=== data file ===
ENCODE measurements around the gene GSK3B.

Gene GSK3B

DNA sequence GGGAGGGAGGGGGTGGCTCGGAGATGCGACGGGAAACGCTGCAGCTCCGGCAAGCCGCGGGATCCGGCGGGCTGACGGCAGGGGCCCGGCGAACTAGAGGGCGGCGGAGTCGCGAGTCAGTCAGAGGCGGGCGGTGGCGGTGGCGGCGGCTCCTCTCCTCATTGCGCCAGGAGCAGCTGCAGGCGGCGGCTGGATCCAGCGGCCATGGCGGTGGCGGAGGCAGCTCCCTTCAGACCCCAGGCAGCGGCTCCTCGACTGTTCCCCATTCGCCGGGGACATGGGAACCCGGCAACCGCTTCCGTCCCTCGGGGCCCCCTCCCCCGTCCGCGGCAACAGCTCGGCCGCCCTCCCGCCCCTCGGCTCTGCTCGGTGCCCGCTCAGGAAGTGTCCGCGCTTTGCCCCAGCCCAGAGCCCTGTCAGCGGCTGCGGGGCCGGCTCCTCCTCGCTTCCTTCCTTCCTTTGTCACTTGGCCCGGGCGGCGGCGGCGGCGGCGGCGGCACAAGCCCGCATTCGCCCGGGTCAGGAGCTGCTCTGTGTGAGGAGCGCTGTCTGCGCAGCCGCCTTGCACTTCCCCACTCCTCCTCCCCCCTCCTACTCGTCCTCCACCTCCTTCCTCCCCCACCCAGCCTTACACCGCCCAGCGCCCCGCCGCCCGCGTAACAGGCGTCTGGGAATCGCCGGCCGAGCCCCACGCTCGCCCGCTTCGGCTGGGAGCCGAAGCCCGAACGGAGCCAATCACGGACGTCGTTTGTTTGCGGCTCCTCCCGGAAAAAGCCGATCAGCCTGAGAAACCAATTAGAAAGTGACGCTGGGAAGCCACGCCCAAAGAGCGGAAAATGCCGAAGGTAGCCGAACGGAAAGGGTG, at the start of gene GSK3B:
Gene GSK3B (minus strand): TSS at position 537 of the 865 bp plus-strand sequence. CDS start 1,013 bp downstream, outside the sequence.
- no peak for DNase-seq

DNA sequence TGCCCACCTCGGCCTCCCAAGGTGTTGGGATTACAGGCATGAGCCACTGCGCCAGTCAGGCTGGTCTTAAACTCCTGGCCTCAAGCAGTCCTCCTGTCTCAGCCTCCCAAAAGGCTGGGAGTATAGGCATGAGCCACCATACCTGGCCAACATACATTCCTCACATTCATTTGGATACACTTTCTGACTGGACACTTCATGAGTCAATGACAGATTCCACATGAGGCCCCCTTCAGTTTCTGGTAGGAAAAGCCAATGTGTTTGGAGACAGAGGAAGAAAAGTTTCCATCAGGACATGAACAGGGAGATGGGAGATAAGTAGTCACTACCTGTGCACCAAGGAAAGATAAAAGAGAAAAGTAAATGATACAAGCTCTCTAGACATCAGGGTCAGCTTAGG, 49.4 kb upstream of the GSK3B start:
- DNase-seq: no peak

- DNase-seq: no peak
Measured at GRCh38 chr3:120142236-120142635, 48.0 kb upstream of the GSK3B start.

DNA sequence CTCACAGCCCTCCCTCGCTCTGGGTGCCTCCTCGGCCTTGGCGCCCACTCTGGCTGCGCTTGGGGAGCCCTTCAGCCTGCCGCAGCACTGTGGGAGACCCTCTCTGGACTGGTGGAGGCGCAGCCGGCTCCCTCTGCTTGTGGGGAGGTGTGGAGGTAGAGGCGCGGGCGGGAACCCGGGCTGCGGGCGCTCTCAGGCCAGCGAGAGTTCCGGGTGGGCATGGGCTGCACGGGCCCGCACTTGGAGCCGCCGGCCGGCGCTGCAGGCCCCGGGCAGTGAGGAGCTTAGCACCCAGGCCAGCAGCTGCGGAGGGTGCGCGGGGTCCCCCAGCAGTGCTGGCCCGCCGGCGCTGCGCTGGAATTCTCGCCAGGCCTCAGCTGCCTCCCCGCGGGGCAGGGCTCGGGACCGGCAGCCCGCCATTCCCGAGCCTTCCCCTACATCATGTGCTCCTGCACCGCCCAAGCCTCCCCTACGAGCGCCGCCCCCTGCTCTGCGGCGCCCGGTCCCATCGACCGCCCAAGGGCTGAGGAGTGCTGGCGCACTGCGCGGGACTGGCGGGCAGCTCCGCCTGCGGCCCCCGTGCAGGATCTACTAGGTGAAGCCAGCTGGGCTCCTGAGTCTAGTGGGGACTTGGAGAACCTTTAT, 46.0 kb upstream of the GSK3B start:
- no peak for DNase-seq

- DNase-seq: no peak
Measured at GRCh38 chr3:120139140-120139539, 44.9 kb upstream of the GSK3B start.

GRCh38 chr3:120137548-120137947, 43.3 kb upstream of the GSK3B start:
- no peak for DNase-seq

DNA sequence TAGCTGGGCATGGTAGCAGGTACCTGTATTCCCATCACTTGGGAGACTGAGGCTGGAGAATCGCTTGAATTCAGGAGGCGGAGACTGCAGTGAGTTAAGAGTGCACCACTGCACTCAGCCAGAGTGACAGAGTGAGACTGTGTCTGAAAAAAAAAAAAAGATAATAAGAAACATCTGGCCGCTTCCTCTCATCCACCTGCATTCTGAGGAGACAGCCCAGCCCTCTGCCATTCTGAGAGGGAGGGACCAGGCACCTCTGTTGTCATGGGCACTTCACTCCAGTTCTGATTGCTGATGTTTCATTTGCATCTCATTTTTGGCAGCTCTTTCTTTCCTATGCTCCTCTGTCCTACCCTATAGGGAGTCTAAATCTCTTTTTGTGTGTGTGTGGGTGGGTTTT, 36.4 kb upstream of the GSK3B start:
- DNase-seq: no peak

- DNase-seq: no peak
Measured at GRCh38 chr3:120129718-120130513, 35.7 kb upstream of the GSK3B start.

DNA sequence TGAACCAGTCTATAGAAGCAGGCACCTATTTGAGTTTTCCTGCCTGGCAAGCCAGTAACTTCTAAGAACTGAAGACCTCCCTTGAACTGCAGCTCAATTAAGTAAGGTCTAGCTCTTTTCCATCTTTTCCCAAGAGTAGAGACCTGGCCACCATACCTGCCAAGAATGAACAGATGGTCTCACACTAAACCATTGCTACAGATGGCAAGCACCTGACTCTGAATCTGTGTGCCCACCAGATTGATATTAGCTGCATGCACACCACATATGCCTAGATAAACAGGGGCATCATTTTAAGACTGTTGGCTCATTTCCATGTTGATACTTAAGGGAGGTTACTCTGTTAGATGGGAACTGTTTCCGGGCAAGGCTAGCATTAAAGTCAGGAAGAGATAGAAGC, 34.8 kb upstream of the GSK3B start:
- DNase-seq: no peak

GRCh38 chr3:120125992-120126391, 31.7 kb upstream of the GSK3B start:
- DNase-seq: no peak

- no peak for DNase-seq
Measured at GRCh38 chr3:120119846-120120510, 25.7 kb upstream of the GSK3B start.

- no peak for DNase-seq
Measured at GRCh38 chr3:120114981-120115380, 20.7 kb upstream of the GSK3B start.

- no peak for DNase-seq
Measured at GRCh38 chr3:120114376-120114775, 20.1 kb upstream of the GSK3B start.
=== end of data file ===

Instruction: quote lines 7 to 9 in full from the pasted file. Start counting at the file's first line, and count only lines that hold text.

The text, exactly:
- DNase-seq: no peak

- DNase-seq: no peak
Measured at GRCh38 chr3:120142236-120142635, 48.0 kb upstream of the GSK3B start.